[Marxism] Marx and LTRPF

Thomas thomasfbarton at earthlink.net
Fri Oct 2 21:09:30 MDT 2015


"These days falling rates of profit don't have much political resonance
because the class has been pushed back so far and is relatively atomised,
certainly in terms of consciousness."

It may be the relentless attack on working class livings everywhere is driven, in major part, by efforts to compensate for the falling rate of profit. It may be that the effects of the falling rate of profit, although not of immediate resonance, provide the fuse that brings on an explosion. 

Perhaps general extreme working class atomisation may contain a now largely unexpected opposite: a working class somewhere crystalizing and organizing itself to fight for itself, with all that could possibly lead to. 

The working class now is a world class.  

T


-----Original Message-----
>From: Philip Ferguson via Marxism <marxism at lists.csbs.utah.edu>
>Sent: Oct 2, 2015 9:40 PM
>To: Thomas F Barton <thomasfbarton at earthlink.net>
>Subject: [Marxism] Marx and LTRPF
>
>
>MM wrote: "hat isn't a comfortable message for people who are still looking
>for some theoretical deus ex machina that will sort everything out, if only
>we rub the relevant parts of the three volumes of Kapital together in the
>right way. But it isn't necessarily pessimistic."
>
>Absolutely!
>
>In fact, I'd say it's an optimistic view in the sense that Roberts
>(following Marx and LTRPF) shows that crisis is *inherent* in capitalism,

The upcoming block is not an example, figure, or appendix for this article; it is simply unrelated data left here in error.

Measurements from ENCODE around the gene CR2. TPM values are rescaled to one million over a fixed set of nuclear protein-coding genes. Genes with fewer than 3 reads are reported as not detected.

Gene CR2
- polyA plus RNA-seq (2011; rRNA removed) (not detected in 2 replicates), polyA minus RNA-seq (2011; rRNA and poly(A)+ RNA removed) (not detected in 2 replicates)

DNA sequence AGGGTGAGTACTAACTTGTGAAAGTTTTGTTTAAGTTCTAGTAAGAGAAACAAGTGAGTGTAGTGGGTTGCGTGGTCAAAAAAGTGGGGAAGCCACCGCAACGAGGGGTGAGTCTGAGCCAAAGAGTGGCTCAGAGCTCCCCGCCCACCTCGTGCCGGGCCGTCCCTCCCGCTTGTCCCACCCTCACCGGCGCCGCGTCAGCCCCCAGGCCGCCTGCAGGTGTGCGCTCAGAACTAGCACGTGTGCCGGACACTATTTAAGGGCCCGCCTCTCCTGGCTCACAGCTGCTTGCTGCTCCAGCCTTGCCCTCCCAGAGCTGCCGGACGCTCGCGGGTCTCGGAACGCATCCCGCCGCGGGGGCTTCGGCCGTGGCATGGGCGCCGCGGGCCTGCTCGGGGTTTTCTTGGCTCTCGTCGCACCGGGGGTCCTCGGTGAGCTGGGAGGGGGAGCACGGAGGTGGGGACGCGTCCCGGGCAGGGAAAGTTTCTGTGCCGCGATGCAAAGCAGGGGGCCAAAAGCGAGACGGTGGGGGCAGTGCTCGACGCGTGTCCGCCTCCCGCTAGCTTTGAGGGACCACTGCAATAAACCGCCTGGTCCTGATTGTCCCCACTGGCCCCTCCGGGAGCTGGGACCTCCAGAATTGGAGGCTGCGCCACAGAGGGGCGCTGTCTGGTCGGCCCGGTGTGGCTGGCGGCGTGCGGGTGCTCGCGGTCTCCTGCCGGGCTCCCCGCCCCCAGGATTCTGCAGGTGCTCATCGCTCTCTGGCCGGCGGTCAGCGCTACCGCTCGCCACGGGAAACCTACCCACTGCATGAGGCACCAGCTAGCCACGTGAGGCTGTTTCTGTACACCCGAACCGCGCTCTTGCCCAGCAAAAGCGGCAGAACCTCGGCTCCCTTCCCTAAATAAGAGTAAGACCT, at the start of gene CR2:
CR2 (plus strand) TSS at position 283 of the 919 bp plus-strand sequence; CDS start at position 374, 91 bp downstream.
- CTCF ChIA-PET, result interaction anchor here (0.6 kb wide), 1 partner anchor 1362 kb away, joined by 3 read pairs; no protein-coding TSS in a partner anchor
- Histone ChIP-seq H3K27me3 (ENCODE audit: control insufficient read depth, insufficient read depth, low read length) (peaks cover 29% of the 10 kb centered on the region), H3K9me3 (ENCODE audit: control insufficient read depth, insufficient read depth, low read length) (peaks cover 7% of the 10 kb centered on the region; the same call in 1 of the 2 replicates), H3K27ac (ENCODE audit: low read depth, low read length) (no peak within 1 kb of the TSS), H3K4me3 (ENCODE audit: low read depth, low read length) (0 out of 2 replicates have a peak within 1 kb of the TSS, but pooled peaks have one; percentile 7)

>the system simply can't escape it and therefore the possibility of
>overthrowing capitalism can't be avoided either.  It is always present,
>whether it is really, really weak (as at present) or strong (1930s
>Depression, period at the end of the post-WW2 boom as well).
>
>I'm not arguing, of course, that immiseration causes revolution -
>frequently it results in demoralisation and passivity.  But improvements in
>workers' general conditions leading to rising expectations which are then
>blocked by a slump certainly can help radicalise workers' thinking.
>
>In New Zealand we had a long period of workers' passivity, from the start
>of the 1950s until the end of the 1960s.  The two key factors in this
>passivity were the defeat of the left of the labour movement in a massive
>industrial battle that went on for most of the first half of 1951 on the
>one hand and the long postwar boom on the other hand.
>
>Workers' expectations rose considerably during the boom.  Then, suddenly,
>in 1968 there was a nil general wage order.  Rising expectations met the
>impact of the falling rate of profit and the result was a renewal of class
>struggle.
>
>This went on until the fourth Labour government (1984-1990_ which confused,
>demoralised and largely crushed the working class.  The class, however, had
>one more fight in it.  This was against the National Party government's
>Employment Contracts Act of 1991.  The biggest working class mobilisations
>in NZ history took place, the union bureaucrats took fright and put the
>brakes on, preventing a general strike.  The class was smashed and hasn't
>recovered.  We've now had 24 years of working class passivity, with only an
>occasional scrap - the scraps which our side has won have produced big
>enough victories to inspire renewed resistance across wider sectors of the
>class while the scraps that have been lost have reinforced the general aura
>of pessimism in the class.
>
>These days falling rates of profit don't have much political resonance
>because the class has been pushed back so far and is relatively atomised,
>certainly in terms of consciousness.  In this atmosphere attacks on Marx
>tend to get some traction, which is why some comrades are attracted to
>Heinrich and others' 'critiques' of the law of the tendency of the rate of
>profit to fall.
>
>
>
>Phil
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